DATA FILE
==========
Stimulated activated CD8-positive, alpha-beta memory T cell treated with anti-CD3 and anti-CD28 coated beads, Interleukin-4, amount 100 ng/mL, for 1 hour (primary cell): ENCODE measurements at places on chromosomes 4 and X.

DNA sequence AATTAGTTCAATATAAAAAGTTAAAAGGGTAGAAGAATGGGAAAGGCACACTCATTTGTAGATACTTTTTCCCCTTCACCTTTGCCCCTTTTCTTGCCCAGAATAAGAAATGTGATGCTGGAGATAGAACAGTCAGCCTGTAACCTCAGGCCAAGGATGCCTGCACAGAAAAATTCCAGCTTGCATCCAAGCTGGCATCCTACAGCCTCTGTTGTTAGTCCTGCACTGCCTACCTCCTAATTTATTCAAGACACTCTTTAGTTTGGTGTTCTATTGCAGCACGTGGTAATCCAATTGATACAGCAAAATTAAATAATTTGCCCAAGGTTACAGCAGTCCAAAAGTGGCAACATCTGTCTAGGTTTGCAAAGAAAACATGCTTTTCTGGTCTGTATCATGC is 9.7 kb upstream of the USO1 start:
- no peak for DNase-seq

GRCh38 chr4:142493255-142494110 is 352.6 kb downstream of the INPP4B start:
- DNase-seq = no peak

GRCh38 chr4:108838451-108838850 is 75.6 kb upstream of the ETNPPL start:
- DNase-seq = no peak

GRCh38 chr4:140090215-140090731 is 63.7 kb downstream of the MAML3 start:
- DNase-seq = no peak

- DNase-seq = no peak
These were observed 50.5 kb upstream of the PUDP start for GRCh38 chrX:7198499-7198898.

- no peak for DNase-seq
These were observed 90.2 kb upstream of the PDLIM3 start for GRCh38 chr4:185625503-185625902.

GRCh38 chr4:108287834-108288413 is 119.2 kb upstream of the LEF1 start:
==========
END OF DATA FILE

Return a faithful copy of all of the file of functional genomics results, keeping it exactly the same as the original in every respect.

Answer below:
Stimulated activated CD8-positive, alpha-beta memory T cell treated with anti-CD3 and anti-CD28 coated beads, Interleukin-4, amount 100 ng/mL, for 1 hour (primary cell): ENCODE measurements at places on chromosomes 4 and X.

DNA sequence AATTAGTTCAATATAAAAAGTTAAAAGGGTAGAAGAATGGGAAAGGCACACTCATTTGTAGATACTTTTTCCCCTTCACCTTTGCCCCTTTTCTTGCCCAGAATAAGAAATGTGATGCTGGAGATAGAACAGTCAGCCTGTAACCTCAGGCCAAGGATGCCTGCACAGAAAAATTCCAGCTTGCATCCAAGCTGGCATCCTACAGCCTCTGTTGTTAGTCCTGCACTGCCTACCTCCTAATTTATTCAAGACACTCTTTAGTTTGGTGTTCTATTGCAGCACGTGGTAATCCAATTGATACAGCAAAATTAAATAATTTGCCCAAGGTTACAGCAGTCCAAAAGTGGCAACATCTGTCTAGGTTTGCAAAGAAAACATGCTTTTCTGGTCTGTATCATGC is 9.7 kb upstream of the USO1 start:
- no peak for DNase-seq

GRCh38 chr4:142493255-142494110 is 352.6 kb downstream of the INPP4B start:
- DNase-seq = no peak

GRCh38 chr4:108838451-108838850 is 75.6 kb upstream of the ETNPPL start:
- DNase-seq = no peak

GRCh38 chr4:140090215-140090731 is 63.7 kb downstream of the MAML3 start:
- DNase-seq = no peak

- DNase-seq = no peak
These were observed 50.5 kb upstream of the PUDP start for GRCh38 chrX:7198499-7198898.

- no peak for DNase-seq
These were observed 90.2 kb upstream of the PDLIM3 start for GRCh38 chr4:185625503-185625902.

GRCh38 chr4:108287834-108288413 is 119.2 kb upstream of the LEF1 start: